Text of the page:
DHS “Arming Itself to The Teeth” for Massive Civil Unrest
Following controversy over its purchase of around 1.2 billion bullets in the last six months alone, the Department of Homeland Security has put out a new solicitation for over 200 million more rounds of ammunition, some of which are designated to be used by snipers.
A series of new solicitations posted on the FedBizOpps website show that the DHS is looking to purchase 200 million rounds of .223 rifle ammunition over the next four years, as well as 176,000 rounds of .308 caliber 168 grain hollow point boat tail (HPBT) rounds in addition to 25,000 rounds of blank .308 caliber bullets.
As James Smith over at the Prepper Podcast website highlights, “It is the type of ammunition and not necessarily the quantity that is troubling.”
Smith points out that the DHS’ acquisition of .308 rounds is of concern because they are set to be used by well-trained snipers.
“All of the sniper grade ammunition is being used by trained, or in-the-process-of-being-trained snipers,” writes Smith, noting that the math adds up to 135,384 potential kills for the snipers to make, using the 176,000 rounds of ammunition, basing the figures on the fact that United States Army and Marine Corps snipers in the Vietnam War expended 1.3 rounds of ammunition for each claimed and verified kill.
by Paul Joseph Watson
Federal Judge Reinstates Unconstitutional NDAA
Late Monday night a federal judge in New York, Raymond Lohier, granted the Obama administration an “emergency” stay that temporarily blocks a ruling by U.S. District Judge Katherine Forrest last week blocking the NDAA.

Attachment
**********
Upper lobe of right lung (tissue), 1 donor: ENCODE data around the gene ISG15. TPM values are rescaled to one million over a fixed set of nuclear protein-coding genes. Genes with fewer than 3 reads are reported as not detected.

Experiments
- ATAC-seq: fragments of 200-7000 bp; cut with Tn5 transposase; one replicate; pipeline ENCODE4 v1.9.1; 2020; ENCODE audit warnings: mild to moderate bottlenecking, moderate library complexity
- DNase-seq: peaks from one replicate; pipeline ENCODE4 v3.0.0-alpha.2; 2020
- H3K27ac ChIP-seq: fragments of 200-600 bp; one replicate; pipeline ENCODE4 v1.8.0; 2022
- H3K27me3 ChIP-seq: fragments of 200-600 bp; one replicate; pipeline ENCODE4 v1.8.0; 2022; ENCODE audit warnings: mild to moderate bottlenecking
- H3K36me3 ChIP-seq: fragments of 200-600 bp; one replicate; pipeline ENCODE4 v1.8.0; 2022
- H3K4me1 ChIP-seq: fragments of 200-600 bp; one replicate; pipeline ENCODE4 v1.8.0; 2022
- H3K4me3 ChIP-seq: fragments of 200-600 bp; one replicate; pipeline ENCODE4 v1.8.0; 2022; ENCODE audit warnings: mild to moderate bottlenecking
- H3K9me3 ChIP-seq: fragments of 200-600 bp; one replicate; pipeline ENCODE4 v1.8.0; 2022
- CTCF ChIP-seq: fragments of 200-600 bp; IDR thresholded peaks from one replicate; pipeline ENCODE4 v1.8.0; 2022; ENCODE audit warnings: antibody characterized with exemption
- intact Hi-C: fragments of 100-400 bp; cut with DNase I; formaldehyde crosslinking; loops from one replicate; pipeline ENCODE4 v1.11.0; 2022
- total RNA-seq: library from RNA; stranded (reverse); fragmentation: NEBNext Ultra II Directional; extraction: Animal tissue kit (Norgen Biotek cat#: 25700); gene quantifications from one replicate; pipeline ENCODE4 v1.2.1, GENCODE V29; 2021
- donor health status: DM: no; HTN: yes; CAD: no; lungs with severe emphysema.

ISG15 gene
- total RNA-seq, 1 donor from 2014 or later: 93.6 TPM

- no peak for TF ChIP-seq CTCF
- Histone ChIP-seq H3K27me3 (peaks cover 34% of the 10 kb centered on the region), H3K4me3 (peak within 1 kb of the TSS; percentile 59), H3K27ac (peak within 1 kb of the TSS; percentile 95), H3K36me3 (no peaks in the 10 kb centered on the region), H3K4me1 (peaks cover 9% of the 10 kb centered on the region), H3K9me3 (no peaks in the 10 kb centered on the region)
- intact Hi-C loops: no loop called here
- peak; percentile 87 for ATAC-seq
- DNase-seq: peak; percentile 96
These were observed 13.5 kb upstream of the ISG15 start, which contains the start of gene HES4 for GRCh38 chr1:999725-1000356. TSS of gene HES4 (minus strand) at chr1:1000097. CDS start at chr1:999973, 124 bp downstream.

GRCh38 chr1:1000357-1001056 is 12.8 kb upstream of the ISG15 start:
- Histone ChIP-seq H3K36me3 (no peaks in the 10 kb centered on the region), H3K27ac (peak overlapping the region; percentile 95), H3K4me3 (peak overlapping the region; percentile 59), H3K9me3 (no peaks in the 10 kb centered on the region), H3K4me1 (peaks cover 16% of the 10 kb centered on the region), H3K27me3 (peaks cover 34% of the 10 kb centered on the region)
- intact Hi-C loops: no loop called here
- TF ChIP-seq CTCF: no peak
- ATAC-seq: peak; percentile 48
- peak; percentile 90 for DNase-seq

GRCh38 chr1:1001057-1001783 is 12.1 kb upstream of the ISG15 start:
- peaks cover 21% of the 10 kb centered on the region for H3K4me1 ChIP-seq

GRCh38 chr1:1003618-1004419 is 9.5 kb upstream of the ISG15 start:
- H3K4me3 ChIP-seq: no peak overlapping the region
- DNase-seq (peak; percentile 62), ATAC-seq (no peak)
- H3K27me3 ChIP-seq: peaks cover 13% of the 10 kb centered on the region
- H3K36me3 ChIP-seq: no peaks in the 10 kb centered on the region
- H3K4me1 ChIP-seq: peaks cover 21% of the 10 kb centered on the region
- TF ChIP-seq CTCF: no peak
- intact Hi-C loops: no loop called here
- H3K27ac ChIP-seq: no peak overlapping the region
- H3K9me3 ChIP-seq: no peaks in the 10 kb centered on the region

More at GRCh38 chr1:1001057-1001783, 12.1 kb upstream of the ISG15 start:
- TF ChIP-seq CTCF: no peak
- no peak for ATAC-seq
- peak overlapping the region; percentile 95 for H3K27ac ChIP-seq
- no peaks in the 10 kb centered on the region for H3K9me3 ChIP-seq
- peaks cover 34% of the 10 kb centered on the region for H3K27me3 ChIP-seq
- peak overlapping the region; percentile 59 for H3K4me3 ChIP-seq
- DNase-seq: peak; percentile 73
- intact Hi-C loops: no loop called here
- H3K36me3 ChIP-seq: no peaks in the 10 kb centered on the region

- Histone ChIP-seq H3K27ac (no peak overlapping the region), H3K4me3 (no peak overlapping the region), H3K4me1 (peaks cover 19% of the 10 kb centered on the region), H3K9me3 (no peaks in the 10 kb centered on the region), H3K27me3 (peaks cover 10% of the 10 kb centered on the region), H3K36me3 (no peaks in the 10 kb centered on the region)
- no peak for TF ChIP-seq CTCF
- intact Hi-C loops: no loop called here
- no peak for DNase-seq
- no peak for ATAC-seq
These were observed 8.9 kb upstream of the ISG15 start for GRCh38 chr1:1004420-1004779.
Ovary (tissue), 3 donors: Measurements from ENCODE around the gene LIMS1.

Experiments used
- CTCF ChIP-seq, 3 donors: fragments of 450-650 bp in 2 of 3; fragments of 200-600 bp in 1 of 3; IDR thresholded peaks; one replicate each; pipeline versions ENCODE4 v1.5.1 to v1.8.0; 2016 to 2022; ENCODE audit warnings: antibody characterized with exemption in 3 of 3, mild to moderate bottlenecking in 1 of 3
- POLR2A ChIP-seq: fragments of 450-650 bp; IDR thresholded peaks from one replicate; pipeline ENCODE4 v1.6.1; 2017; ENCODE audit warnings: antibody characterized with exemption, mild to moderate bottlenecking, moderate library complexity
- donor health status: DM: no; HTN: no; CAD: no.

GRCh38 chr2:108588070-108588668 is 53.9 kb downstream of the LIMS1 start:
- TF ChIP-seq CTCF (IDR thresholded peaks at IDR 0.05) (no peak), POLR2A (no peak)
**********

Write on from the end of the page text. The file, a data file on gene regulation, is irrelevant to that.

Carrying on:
“Lohier offered no explanation or rationale for the temporary stay. However, the Justice Department has asked the appeals court to block the injunction,” Politico reported late last night.
The Obama administration characterized the ruling by Forrest as unconstitutional.
The Justice Department said the ruling was “unprecedented” and argued that the executive has the right under the Constitution to detain anyone indefinitely without due process. The Fifth Amendment specifically mentions due process of law.
The NDAA also violates the “equal protection” clause of the 14th Amendment stating that all people be treated the same under the law.
The federal government argues that the National Defense Authorization Act did not expand its authority beyond what already existed under the 2001 Authorization for Use of Military Force (AUMF) , as interpreted by judges in Guantánamo Bay habeas corpus cases.
“This pernicious law poses one of the greatest threats to civil liberties in our nation’s history,” writes Brian J. Trautman. Under AUMF, “this law can be used by authorities to detain (forever) anyone the government considers a threat to national security and stability — potentially even demonstrators and protesters exercising their First Amendment rights.”
by Kurt Nimmo
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